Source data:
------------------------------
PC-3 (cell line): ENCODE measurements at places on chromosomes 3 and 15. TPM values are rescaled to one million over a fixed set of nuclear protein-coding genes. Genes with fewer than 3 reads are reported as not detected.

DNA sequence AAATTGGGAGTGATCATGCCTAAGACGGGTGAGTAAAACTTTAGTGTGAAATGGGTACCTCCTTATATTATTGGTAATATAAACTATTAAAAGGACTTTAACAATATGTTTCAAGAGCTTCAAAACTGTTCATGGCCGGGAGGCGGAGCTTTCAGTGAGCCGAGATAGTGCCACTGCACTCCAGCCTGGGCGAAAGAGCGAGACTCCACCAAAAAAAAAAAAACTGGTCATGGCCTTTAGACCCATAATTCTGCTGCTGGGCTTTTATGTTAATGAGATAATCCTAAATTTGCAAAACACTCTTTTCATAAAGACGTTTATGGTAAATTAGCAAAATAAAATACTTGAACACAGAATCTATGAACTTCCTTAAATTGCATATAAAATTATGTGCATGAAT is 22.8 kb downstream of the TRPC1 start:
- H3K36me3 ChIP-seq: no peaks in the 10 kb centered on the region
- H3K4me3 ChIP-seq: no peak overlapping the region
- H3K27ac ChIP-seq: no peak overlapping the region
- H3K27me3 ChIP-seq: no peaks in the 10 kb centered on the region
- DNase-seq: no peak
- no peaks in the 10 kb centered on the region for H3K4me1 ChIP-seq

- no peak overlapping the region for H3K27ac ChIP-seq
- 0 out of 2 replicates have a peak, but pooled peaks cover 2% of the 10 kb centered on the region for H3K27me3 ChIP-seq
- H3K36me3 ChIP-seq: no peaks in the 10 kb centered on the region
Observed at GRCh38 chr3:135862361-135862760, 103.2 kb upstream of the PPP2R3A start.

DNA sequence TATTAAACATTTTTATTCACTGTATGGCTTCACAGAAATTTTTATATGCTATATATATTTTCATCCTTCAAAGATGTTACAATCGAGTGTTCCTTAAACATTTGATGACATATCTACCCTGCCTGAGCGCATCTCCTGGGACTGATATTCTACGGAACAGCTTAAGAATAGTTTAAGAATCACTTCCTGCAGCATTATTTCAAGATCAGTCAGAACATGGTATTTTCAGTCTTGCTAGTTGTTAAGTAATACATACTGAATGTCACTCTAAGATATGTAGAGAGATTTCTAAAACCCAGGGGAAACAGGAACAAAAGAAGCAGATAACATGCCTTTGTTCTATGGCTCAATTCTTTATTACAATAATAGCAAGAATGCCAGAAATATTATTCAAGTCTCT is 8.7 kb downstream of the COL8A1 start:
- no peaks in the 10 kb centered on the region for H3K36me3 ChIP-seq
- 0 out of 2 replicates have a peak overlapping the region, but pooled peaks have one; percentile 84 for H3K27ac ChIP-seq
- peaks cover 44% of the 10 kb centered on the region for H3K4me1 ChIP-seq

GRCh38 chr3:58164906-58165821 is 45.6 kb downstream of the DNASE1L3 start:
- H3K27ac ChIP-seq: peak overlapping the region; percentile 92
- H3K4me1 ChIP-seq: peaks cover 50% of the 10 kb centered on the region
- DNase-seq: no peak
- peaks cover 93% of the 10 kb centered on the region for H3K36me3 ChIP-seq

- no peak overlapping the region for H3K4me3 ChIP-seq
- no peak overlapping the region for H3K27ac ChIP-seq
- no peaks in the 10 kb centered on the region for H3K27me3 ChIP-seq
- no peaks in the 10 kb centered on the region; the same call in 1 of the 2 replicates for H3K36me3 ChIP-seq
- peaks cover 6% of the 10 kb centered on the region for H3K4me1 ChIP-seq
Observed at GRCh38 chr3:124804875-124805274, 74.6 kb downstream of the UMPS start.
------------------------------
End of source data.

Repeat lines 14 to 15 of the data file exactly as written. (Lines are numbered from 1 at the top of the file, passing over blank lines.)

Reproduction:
- no peaks in the 10 kb centered on the region for H3K36me3 ChIP-seq
- 0 out of 2 replicates have a peak overlapping the region, but pooled peaks have one; percentile 84 for H3K27ac ChIP-seq